Question from an IIABNY member: When a certificate lists employers liability at :
- 100,000 each accident
- 500,000 policy limit
- 100,000 each employee
I always tell insured that in New York Employers liability is unlimited per the statute. Do you have something that proves this?
Answer: This is actually a little complicated because there isn’t a statute that mandates this. It’s more of a longstanding tradition. Also, the EL limits on the dec page may actually apply in certain circumstances.
There is a 1988 New York Insurance Department advisory legal opinion on this topic. The last opinion the department issued on this was in 1990, and I think the 1988 opinion provides a better explanation. The attorney wrote in part:
The workers' compensation carrier must "pay all sums" that the insured employer is legally obligated to pay third parties with respect to an employee's injuries which arose out of and in the course of employment, provided that, both the insured employer and the employee are subject to the New York State Workers' Compensation Law. [EMPHASIS ADDED]
The workers' compensation carrier may not impose any limit of liability for compensable injuries. The unlimited liability language of the New York Workers' Compensation Policy has been in effect for more than 40 years. The New York State Department of Insurance has never approved a workers' compensation policy form that would impose a limit on a carrier's liability for a compensable injury which includes the employer's liability. It is interesting to note that, the unlimited coverage for liability contained within Coverage B is a continuation of the coverage prevalent at the time the standard compensation policy was revised in New York in 1954. The concept of unlimited liability coverage originated in the insurance industry and was accepted by the Insurance Department when workers' compensation policy forms were submitted to the Superintendent of Insurance for approval.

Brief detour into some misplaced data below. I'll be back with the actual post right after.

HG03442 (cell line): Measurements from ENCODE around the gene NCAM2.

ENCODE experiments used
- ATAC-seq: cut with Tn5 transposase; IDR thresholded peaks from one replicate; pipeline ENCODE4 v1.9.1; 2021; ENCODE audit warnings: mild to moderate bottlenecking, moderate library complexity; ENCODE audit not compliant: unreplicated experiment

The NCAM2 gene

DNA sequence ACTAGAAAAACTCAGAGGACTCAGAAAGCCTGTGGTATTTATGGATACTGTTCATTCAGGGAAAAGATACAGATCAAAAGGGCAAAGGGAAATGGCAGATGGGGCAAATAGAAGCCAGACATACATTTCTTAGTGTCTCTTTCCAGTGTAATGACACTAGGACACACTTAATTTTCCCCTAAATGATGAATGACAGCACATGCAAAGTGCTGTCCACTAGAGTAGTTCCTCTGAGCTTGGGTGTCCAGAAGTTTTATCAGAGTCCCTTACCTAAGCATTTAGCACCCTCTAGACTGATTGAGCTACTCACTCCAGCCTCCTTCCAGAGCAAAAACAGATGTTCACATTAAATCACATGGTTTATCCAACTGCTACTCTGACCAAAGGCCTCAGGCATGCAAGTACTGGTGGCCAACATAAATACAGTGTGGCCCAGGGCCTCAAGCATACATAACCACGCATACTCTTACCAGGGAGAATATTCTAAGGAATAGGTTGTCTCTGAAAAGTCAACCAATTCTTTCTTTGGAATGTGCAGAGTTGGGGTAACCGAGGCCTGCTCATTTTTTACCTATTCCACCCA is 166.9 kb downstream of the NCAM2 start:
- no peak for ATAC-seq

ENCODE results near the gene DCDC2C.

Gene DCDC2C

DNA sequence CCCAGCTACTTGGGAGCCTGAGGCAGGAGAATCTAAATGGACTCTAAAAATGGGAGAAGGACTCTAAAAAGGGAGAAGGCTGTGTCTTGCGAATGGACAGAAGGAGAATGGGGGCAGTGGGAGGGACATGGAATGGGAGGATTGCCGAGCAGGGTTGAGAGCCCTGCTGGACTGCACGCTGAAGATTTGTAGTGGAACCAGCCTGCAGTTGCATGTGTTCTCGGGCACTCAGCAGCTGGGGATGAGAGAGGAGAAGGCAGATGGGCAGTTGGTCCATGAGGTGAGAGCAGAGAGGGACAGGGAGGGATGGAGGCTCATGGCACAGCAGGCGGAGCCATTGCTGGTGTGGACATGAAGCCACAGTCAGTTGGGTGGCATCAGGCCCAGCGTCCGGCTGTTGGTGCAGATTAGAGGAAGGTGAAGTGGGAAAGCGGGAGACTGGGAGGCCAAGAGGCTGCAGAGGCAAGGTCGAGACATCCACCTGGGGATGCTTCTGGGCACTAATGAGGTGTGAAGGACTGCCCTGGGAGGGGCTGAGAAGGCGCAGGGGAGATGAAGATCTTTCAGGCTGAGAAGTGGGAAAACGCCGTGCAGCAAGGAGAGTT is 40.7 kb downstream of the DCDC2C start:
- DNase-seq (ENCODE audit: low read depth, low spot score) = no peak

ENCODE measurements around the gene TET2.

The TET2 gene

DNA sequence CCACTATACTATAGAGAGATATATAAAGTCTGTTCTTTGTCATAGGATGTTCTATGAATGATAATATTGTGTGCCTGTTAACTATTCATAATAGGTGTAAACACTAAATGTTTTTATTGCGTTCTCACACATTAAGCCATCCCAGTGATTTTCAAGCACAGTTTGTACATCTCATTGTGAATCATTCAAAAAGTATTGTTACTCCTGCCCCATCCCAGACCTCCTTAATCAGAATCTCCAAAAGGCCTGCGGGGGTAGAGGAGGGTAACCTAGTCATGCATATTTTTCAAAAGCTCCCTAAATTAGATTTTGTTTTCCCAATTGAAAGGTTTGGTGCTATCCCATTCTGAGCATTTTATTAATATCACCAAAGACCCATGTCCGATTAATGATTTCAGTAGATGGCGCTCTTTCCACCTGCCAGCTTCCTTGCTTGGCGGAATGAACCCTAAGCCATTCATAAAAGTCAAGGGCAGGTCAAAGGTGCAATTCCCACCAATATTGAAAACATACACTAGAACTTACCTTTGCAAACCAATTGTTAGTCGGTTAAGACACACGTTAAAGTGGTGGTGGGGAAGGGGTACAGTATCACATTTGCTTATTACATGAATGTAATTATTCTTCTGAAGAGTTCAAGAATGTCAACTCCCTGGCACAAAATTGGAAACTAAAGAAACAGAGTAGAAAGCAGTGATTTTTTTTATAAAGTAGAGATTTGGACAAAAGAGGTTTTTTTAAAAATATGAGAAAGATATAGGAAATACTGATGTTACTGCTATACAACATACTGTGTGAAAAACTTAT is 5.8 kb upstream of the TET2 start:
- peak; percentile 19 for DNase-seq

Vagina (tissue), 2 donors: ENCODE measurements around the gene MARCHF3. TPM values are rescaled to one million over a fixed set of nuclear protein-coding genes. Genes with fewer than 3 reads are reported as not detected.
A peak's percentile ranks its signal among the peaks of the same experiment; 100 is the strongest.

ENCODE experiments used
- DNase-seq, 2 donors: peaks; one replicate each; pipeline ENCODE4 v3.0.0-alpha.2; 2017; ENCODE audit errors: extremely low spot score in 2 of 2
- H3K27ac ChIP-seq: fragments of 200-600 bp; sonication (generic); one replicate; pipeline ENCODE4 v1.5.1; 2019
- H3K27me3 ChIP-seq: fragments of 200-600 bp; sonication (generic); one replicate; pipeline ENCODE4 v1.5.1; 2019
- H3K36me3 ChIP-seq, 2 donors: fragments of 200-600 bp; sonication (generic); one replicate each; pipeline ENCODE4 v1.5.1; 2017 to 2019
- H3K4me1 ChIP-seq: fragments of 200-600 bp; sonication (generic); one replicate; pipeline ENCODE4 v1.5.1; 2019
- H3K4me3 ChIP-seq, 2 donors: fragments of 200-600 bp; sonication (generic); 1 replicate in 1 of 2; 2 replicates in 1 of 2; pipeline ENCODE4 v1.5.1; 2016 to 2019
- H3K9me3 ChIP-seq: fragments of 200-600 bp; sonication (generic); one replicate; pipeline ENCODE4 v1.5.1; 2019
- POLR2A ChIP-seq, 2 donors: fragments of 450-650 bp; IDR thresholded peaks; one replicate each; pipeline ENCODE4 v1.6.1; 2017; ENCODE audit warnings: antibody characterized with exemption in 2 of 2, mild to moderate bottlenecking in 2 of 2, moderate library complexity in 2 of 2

Therefore, EL coverage is unlimited with regard to injuries and employments that are subject to the New York Workers’ Compensation Law. For example, a worker is in a scissor lift installing overhead piping when the lift collapses. He collects WC benefits but also sues the lift’s manufacturer, who in turn sues the employer, alleging improper use or maintenance. The employer’s EL coverage is unlimited for this loss because the injury and employment are compensable under the New YorkWC law.
In contrast, a worker borrows a power saw without permission from his employer because the motor burned out on his own saw. While at home on a weekend, he amputates a finger when the guard on the saw falls off. He sues the saw’s manufacturer, who sues the employer, again alleging faulty maintenance. Because this injury is probably not compensable under the New York WC law, the EL coverage is subject to the limits shown on the dec page.
Another example: Recently, a public school teacher near here got burned when his science experiment in the classroom went wrong. Put him in private school. If he sued the manufacturers of the equipment and supplies used in the experiment, and those entities in turn sued the private school, the EL limits on the school's WC policy would apply, because “people engaged in a teaching capacity in or for a nonprofit…educational institution” are not covered by the NY WC law while “performing teaching duties.”